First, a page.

“Bear one another’s burdens, and so fulfill the law of Christ” (Galatians 6:2 NKJV).
It would be difficult to find a more appropriate way for one to begin his new life as a Christian than that which I witnessed recently. A young man was baptized into Christ, and as he was preparing for his obedience, he carried his elderly mother across a field, down a river bank and into the water where she too could be baptized. He took “bear another’s burdens” quite literally.
The older woman was tiny and very frail, yet when she made her confession of faith in Jesus and expressed her desire to put him on in baptism there was commitment and joy in her eyes. Her gratitude to those who taught and assisted her was expressed in tears. No one watching could doubt her conviction of the need for salvation; her awareness of her burden of sin. Continue reading “Bearing burdens”
“Three times I was shipwrecked; a night and a day I have been in the deep; in journeys often, in perils of waters, in perils of robbers, in perils of my own countrymen, in perils of the Gentiles, in perils in the city, in perils in the wilderness, in perils in the sea, in perils among false brethren; in weariness and toil, in sleeplessness often, in hunger and thirst in fastings often, in cold and nakedness –” (2 Corinthians 11:25-27 NKJV).
A friend and co-worker in Nepal told me of a trip he had made across a range of the Himalayas to visit churches. As he traveled back across the mountains at night, in the snow, he dropped his flashlight and broke it. There he was, in the dark, by himself, on a narrow trail on the side of a mountain with no light. Any miss-step and he could easily fall hundreds or thousands of feet, to his death. What was he to do? The only thing he could do – he made a bed in the snow, huddled up as best he could, and slept through the night. The next morning, when he could see, he continued his journey. Continue reading “Perils in the wilderness”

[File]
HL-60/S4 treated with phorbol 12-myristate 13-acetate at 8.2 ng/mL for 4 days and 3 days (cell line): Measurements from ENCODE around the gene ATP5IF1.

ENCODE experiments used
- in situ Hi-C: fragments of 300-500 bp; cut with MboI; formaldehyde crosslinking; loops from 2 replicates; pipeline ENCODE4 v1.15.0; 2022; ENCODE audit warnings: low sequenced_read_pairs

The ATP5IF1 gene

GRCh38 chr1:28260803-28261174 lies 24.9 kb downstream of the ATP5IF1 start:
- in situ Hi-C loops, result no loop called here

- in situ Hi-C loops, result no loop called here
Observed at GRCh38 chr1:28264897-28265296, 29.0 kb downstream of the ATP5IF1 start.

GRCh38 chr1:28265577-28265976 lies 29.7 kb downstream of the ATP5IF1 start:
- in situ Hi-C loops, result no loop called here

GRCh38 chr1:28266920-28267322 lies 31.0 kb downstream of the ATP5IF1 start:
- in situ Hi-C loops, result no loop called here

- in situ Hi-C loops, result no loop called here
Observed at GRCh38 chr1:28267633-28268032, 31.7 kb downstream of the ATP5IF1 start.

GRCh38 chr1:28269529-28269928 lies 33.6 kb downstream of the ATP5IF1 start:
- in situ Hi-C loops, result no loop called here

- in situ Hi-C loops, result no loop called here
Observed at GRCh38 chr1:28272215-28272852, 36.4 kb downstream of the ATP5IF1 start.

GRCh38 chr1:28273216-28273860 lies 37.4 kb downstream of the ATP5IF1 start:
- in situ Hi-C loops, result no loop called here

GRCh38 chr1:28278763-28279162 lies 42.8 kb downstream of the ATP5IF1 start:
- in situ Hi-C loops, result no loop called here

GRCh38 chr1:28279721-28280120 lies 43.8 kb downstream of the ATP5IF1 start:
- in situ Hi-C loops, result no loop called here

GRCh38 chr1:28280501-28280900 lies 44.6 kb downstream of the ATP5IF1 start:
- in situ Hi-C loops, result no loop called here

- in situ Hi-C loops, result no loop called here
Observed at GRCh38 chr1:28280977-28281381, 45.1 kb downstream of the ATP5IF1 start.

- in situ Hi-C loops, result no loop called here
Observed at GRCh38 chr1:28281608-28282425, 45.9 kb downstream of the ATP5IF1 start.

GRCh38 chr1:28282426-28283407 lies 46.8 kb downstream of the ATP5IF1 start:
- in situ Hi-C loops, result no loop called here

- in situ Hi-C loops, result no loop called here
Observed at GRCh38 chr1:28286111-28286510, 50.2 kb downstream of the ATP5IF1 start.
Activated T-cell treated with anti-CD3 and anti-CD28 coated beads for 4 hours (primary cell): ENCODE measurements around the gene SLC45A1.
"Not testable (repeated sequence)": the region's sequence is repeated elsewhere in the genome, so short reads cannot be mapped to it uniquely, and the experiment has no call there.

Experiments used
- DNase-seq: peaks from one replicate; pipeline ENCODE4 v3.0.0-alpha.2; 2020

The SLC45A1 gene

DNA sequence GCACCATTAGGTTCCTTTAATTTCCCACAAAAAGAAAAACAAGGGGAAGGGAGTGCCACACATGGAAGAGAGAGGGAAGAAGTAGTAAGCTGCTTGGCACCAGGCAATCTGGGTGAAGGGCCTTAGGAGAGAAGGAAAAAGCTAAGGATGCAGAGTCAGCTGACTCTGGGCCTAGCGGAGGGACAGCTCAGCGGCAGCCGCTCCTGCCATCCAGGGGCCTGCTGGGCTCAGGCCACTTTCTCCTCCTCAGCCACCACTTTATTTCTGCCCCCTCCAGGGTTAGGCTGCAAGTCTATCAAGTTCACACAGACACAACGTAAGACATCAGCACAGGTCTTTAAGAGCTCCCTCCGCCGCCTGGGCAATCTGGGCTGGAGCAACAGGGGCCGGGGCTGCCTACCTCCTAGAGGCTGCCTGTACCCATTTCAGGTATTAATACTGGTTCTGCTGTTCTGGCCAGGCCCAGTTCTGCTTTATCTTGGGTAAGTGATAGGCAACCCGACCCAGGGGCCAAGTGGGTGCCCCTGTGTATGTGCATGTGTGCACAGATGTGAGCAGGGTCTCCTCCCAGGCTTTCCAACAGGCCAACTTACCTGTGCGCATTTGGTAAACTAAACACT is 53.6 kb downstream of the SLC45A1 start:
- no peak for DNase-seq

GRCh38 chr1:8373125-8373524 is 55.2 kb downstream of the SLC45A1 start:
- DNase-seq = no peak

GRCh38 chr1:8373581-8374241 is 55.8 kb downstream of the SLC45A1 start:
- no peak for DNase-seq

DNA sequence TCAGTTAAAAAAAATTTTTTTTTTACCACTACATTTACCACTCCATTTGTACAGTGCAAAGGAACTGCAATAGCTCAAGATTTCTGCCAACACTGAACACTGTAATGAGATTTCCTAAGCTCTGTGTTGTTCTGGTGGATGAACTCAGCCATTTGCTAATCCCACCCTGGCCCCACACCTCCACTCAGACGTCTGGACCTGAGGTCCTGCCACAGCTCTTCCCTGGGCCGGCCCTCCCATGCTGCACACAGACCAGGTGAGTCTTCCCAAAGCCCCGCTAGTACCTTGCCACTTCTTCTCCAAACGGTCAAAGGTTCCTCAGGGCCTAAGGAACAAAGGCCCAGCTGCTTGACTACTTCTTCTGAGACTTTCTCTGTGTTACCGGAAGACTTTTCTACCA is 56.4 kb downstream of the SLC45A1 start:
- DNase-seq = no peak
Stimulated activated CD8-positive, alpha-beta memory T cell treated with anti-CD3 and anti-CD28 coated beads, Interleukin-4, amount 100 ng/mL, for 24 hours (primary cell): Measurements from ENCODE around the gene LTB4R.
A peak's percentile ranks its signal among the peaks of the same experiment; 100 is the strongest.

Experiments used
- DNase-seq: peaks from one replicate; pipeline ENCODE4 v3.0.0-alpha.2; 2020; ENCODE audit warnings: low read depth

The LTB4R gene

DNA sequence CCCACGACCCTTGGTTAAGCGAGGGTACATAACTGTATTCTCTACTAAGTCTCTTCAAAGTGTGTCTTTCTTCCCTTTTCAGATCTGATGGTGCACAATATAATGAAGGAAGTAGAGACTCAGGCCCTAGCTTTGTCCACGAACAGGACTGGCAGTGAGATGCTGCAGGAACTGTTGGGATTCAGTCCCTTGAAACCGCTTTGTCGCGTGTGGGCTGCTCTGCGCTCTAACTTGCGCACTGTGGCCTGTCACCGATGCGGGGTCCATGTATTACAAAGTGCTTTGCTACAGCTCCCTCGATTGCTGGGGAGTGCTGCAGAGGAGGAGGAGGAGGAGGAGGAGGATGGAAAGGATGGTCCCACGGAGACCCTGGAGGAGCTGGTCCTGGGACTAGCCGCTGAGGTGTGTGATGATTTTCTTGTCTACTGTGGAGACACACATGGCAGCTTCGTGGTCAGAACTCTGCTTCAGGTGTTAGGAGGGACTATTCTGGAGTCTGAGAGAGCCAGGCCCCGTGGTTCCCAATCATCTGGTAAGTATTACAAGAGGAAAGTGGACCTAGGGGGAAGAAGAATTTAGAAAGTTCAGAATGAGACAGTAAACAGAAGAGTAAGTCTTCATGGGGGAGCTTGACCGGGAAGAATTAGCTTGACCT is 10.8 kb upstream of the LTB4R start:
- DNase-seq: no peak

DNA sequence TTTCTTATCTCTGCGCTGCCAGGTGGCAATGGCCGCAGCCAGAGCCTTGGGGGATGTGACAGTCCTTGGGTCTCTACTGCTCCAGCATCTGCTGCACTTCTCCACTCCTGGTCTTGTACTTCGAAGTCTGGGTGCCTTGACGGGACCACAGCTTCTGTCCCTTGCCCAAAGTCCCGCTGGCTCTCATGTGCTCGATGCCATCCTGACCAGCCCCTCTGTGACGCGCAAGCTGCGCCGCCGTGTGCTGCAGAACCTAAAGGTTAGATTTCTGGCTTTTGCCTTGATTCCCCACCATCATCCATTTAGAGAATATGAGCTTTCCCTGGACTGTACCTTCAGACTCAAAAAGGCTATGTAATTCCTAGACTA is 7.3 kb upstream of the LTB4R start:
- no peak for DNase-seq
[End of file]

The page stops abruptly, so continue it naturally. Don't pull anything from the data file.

“So the Lord said to Cain, ‘Why are you angry? And why has your countenance fallen? If you do well, will you not be accepted? And if you do not do well, sin lies at the door. And its desire is for you, but you should rule over it'” (Genesis 4:6-7 NKJV).
One of the workers at Khulna Bible College called Brenda around behind the main building on our campus to show her something. There, high up on the back wall was a large hive of honey bees, just outside an open window. Maybe that explained the many bees we had been seeing inside the building the previous few days. Continue reading “At the door”
“Do not forget to entertain strangers. . . ” (Hebrews 13:2 NKJV).
We were not exactly strangers, since we had visited with Subi’s family before, but we were definitely foreigners. After a long drive to reach their village we came into their garden (as they call their “yards” in Asia) to find carpenters working on a new bed. They told us that they knew the old bed in the room we would stay in was too small for us so they wanted us to have more space.
These are not wealthy people, in fact they are by any standards very poor. But they not only wanted to share what they had with others, they wanted to provide even better than what they had used for themselves. I learned a new standard of hospitality, one that I believe is much closer to the teaching of Scripture than our Western conception, which is more likely to involve a polite offer of a cup of coffee than anything approaching inconvenience or sacrifice on the part of the host. Continue reading “Entertaining strangers”
“And let us not grow weary while doing good, for in due season we shall reap if we do not lose heart” (Galatians 6:9 NKJV).
A group of us were riding in a van, returning from a day’s visit to one of the village churches in Bangladesh. It had been raining all day, and in the early hours of darkness the rain had gotten harder, and water was beginning to rise.